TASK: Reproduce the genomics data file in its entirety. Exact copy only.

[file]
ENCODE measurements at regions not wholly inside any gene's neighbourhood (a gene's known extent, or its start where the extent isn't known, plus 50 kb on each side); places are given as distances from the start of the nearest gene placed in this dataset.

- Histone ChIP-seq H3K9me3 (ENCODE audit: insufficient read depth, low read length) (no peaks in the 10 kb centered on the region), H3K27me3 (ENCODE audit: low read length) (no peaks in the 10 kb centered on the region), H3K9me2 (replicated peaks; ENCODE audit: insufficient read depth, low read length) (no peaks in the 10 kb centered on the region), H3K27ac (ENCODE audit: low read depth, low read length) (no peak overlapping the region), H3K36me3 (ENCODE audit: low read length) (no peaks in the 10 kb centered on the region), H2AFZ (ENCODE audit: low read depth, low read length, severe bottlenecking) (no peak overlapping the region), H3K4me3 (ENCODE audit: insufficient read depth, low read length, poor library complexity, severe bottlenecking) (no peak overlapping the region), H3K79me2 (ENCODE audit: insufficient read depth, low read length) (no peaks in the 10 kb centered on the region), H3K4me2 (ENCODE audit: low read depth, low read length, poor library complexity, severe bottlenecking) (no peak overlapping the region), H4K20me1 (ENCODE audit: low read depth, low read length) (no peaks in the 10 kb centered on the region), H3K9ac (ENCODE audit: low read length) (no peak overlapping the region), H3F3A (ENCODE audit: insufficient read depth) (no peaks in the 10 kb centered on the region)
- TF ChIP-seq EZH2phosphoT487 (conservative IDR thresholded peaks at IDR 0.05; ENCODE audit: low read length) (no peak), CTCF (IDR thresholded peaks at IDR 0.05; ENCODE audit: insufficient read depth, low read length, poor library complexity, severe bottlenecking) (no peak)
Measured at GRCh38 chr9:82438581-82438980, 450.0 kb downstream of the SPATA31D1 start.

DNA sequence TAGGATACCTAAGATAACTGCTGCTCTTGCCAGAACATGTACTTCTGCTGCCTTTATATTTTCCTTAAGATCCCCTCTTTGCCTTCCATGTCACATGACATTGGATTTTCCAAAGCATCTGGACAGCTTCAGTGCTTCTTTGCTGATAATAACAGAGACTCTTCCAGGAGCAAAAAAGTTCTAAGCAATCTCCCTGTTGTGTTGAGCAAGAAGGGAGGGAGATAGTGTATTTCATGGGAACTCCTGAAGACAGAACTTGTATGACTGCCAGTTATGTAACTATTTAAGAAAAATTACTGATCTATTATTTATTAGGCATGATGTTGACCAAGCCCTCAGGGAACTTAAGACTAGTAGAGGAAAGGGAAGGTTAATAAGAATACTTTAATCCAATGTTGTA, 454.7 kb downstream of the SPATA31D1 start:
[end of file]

ENCODE measurements at regions not wholly inside any gene's neighbourhood (a gene's known extent, or its start where the extent isn't known, plus 50 kb on each side); places are given as distances from the start of the nearest gene placed in this dataset.

- Histone ChIP-seq H3K9me3 (ENCODE audit: insufficient read depth, low read length) (no peaks in the 10 kb centered on the region), H3K27me3 (ENCODE audit: low read length) (no peaks in the 10 kb centered on the region), H3K9me2 (replicated peaks; ENCODE audit: insufficient read depth, low read length) (no peaks in the 10 kb centered on the region), H3K27ac (ENCODE audit: low read depth, low read length) (no peak overlapping the region), H3K36me3 (ENCODE audit: low read length) (no peaks in the 10 kb centered on the region), H2AFZ (ENCODE audit: low read depth, low read length, severe bottlenecking) (no peak overlapping the region), H3K4me3 (ENCODE audit: insufficient read depth, low read length, poor library complexity, severe bottlenecking) (no peak overlapping the region), H3K79me2 (ENCODE audit: insufficient read depth, low read length) (no peaks in the 10 kb centered on the region), H3K4me2 (ENCODE audit: low read depth, low read length, poor library complexity, severe bottlenecking) (no peak overlapping the region), H4K20me1 (ENCODE audit: low read depth, low read length) (no peaks in the 10 kb centered on the region), H3K9ac (ENCODE audit: low read length) (no peak overlapping the region), H3F3A (ENCODE audit: insufficient read depth) (no peaks in the 10 kb centered on the region)
- TF ChIP-seq EZH2phosphoT487 (conservative IDR thresholded peaks at IDR 0.05; ENCODE audit: low read length) (no peak), CTCF (IDR thresholded peaks at IDR 0.05; ENCODE audit: insufficient read depth, low read length, poor library complexity, severe bottlenecking) (no peak)
Measured at GRCh38 chr9:82438581-82438980, 450.0 kb downstream of the SPATA31D1 start.

DNA sequence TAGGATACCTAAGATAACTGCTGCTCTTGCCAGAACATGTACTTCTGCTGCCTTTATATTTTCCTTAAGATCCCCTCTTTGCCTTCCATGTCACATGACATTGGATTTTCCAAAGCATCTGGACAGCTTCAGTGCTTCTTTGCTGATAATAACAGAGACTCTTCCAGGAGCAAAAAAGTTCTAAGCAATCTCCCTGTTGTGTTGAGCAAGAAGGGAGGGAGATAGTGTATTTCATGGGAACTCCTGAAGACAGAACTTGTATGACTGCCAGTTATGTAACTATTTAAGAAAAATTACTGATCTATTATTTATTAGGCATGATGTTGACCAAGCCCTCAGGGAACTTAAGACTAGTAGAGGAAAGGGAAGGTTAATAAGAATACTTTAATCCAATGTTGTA, 454.7 kb downstream of the SPATA31D1 start: